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Publication numberUS5741227 A
Publication typeGrant
Application numberUS 08/827,871
Publication dateApr 21, 1998
Filing dateApr 11, 1997
Priority dateApr 11, 1997
Fee statusPaid
Publication number08827871, 827871, US 5741227 A, US 5741227A, US-A-5741227, US5741227 A, US5741227A
InventorsAndrew I. Sealfon
Original AssigneeSealfon; Andrew I.
Export CitationBiBTeX, EndNote, RefMan
External Links: USPTO, USPTO Assignment, Espacenet
Method of sterile preparation of IV pump syringe
US 5741227 A
Abstract
In the method of replacing a filled syringe for an emptied syringe in the same syringe pump, the use of a snap-on disc strategically located on the tubing set of the filled syringe which so facilitates the handling of the tubing set and the syringe pump that contamination during the interconnection of the two is obviated and thus the sterile condition of the syringe is assured, and wherein the disc also holds the filled syringe in place during the urging by the syringe pump of the plunger of the syringe in a power stroke causing the delivery therefrom of medicant to a patient.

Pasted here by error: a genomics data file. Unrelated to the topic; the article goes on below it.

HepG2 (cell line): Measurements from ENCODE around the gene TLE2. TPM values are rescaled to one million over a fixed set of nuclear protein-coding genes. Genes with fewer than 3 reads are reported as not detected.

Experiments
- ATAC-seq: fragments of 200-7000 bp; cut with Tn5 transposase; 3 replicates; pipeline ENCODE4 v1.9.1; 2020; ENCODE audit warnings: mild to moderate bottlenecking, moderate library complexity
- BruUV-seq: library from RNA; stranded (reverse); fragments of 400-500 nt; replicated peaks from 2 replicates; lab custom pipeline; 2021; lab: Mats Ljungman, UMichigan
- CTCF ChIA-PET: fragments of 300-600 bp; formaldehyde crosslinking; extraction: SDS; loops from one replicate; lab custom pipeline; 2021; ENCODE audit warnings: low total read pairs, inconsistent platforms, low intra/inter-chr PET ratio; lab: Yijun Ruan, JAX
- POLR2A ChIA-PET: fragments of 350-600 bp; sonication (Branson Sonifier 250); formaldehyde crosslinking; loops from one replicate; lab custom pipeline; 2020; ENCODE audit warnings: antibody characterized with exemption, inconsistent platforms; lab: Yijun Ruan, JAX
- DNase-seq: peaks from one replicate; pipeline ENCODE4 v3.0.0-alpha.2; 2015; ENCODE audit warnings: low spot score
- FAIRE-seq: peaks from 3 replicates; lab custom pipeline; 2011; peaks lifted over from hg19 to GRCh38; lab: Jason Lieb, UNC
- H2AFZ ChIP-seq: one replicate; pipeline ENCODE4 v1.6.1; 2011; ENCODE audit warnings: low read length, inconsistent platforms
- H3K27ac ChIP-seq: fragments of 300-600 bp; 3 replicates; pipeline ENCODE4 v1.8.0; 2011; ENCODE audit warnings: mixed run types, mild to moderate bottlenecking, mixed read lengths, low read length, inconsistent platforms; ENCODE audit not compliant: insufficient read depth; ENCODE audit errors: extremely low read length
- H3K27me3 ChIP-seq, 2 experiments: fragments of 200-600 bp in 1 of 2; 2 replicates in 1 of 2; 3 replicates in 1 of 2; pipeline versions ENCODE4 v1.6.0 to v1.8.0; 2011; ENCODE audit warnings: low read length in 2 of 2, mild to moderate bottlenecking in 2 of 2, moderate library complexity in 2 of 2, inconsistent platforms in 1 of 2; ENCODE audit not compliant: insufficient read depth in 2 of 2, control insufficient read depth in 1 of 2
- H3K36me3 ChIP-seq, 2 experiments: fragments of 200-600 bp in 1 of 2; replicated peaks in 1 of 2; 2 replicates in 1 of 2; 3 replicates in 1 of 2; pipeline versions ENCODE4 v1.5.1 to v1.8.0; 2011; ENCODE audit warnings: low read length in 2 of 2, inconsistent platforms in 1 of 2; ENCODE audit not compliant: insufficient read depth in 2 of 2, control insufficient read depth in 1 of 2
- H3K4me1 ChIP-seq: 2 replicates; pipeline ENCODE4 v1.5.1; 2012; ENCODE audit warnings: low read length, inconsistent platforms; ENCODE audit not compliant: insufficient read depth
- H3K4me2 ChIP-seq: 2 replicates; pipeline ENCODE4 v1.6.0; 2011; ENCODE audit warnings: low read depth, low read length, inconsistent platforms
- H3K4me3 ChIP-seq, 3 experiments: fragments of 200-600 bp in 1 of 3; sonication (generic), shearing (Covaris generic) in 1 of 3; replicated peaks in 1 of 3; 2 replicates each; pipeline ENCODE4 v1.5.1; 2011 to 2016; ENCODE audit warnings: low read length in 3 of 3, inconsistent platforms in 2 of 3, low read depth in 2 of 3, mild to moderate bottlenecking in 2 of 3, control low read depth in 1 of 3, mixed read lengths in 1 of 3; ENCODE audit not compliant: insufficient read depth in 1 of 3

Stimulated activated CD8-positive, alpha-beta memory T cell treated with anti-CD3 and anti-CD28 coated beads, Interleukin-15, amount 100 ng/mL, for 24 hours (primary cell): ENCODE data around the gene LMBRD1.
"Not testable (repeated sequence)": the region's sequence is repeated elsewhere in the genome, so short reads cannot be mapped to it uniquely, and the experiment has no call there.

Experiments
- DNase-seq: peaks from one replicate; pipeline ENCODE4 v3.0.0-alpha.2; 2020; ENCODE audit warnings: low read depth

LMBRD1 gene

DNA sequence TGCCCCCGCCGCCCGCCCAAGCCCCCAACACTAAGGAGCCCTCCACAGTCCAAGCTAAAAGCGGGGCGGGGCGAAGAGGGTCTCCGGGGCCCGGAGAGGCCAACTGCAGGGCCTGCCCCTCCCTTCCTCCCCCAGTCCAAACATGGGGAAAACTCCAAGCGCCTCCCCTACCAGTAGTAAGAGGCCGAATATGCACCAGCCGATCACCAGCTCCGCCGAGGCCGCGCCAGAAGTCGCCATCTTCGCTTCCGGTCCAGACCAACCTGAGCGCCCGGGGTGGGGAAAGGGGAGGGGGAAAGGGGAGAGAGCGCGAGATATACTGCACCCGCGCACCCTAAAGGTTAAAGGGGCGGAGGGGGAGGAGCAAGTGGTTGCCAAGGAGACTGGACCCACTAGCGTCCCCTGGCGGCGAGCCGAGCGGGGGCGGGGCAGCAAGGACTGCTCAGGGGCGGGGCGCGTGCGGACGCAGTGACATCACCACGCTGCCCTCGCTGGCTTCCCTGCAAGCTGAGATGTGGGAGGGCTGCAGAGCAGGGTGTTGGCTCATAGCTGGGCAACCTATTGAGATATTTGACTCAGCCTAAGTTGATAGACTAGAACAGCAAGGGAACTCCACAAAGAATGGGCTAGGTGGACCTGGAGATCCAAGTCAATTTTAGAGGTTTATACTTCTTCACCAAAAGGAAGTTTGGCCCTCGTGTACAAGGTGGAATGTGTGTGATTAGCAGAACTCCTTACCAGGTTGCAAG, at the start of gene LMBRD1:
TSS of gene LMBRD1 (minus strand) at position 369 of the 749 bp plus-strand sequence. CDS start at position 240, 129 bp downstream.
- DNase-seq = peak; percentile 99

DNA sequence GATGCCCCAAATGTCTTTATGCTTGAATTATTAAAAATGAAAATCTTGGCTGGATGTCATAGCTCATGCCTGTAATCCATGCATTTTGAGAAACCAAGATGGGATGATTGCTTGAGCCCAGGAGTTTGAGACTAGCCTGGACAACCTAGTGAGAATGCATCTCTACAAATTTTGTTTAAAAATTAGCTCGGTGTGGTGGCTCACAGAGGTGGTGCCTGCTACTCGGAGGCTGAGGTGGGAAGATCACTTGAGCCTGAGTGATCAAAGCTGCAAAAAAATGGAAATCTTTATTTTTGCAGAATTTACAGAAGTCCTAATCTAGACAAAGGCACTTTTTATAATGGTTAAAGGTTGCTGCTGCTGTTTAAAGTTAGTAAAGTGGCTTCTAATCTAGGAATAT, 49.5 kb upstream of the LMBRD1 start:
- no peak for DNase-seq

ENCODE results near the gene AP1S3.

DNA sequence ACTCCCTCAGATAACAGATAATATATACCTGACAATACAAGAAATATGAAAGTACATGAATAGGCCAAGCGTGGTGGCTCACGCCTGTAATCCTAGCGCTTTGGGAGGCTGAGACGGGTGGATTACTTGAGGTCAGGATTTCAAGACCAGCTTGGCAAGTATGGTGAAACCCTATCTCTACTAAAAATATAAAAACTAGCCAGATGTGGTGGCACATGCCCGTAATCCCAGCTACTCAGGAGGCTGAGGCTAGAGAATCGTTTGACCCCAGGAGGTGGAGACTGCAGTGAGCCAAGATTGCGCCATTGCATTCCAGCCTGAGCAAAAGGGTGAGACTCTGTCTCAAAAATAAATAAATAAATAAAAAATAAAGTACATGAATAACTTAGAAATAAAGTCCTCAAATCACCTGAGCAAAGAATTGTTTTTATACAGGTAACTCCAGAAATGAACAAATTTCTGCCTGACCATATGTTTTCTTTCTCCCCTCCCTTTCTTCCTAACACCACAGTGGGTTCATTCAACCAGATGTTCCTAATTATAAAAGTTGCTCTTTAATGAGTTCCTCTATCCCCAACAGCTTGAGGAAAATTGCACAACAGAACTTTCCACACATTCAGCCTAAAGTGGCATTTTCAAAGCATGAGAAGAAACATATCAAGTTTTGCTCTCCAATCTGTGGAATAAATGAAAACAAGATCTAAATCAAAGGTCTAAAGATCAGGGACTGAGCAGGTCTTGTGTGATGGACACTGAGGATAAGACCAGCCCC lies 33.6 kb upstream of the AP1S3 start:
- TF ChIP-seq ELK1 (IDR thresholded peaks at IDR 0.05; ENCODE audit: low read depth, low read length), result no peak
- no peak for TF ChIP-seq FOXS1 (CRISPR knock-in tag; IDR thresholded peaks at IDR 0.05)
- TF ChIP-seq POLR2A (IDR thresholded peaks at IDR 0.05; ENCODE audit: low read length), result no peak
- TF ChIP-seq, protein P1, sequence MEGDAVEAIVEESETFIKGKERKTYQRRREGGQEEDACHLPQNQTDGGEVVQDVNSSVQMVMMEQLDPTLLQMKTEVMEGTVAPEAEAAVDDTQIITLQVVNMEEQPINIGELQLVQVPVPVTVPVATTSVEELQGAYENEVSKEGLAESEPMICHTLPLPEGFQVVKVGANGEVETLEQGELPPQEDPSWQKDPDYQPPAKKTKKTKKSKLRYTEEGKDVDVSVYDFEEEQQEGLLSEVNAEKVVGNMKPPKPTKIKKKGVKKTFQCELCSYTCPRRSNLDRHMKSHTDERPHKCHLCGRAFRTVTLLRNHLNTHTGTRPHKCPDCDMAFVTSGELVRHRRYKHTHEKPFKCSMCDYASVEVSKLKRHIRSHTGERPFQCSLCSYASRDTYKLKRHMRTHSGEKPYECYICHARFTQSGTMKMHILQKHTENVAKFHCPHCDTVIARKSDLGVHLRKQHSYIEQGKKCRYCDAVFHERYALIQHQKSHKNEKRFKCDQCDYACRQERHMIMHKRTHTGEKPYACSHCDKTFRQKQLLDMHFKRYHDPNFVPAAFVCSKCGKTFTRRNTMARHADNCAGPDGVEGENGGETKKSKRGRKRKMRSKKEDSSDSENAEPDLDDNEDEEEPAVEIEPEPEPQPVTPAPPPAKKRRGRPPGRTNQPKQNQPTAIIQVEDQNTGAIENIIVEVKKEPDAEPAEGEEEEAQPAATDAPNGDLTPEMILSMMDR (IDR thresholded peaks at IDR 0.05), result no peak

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Claims(2)
What is claimed is: